Diversity. That’s my one-word summary for May’s Empire State Cellars Wine Club selections — which really are a celebration of New York’s wine diversity.
It would be easy to pick four Finger Lakes rieslings every month, add a couple Long Island merlots, a cab franc and a pinot and call it a day. And there are enough good wines to do that, but that’s not nearly as fun as exploring the hidden corners of New York’s wine regions. Look for some even more hard-to-get wines in upcoming shipments, but it starts this month.
We did include a couple rieslings, but also a super-small production rose and a funky skin-fermented sauvignon blanc made by a renowned California winemaker from Long Island fruit. On the red side of things, new vinteages of some old favorite are back but we’re also sending you a long sold-out, small-production malbec.
As always, I hope you enjoy the wines as much as I have. Feedback is always welcome.
Treleaven Wines 2012 Semi-Dry Riesling: I’m not making a judgement with this statement, but Finger Lakes riesling prices seem to be on the rise. This peachy, floral riesling brings a little gritty pear and a little clover honey — all with mouth-watering acidity that balances subtle sweetness well. And it’s one of the better values I’ve tasted this spring.
Anthony Nappa Wines 2013 Bordo: Winemaker Anthony Nappa’s stripped down rendition of cabernet franc is always a favorite at my house. The ripeness of the vintage is on display here, but there’s no doubt that this is cab franc because of its herbal vein and fleeting note of roasted poblano.
“Getting to Know New York” Wines
Bellwether Wines 2013 Rose of Pinot Noir: Winemaker Kris Matthewson only made 96 cases of this balanced, textural wonder of a rose. We were lucky to get enough for the club, but we did. Cliche or not, this is spring in a bottle — but would be just as delicious in the fall (Thanksgiving?) or mid-winter with some roasted root vegetables.
Silver Thread Vineyard 2012 Blackbird: Every time that I want to write off Bordeaux-grape wines from the Finger Lakes, one sneaks up on me. This is a standout for its freshness and savory umami edge.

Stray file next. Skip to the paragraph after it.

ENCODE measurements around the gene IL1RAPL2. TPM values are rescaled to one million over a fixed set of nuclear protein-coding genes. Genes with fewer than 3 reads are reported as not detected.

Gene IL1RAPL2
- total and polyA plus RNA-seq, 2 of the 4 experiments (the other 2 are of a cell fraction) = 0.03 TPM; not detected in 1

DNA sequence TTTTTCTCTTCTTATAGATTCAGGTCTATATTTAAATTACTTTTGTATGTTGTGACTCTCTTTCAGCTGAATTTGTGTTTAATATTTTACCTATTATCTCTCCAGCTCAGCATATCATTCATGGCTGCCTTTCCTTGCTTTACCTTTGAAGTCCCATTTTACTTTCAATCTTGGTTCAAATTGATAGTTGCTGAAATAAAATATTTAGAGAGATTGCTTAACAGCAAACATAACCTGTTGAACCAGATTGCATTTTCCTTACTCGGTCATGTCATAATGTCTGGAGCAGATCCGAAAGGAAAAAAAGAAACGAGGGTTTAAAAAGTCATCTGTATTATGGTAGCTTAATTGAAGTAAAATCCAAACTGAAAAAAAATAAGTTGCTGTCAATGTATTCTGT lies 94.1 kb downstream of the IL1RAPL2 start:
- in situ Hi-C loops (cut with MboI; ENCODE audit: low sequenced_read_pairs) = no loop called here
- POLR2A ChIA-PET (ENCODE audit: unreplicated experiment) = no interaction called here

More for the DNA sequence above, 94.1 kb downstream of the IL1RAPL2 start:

“New York Wine Trail” Wines
Hermann J. Wiemer 2012 Reserve Dry Riesling: It’s easy to pick Wiemer wines. Fred Merwarth makes many of the state’s best rieslings. Meticulous viticulture combines with a deft hand in the cellar to create what may be one of his best, from what may go down as a classic vintage.
Bedell Cellars 2012 Malbec: I don’t have the exact dates, but it sure seems like this wine sold out (mostly to Bedell’s wine club) before it was even released. Aged in stainless steel and neutral oak, there aren’t any pesky wood or toast flavors to get in the way of beautiful aromas and flavors of plum, violet, cherry and peppery spice.
Red Hook Wines 2010 “Die Welt Des Mondes” Sauvignon Blanc: I can only take partial credit for this find — though I did have final say. ESC general manager Evan Ducz opened this wine for a small group of us at a recent tasting I hosted at the shop. Almost before I swallowed I asked if we could get enough for the club. Luckily, he was able to. It’s so unique — not quite an orange wine, but you’re not going to find typical sauvignon blanc flavors here — but also silky and delicious.
Macari Vineyards 2010 Bergen Road: When Macari makes Bergen Road — they don’t every year — you can trust that the wine is something special. This blend of 56% merlot, 26% cabernet sauvignon, 13% cabernet franc, 3% malbec and 2% petit verdot is concentrated and rich with dark cherry and blackberry fruit but also shows the complexity and nuance that are the hallmark of Long Island’s best blends.
Note: Our executive editor Lenn Thompson curates the selections for the Empire State Cellars Wine Club. If you aren’t familiar with the club, you can learn more here.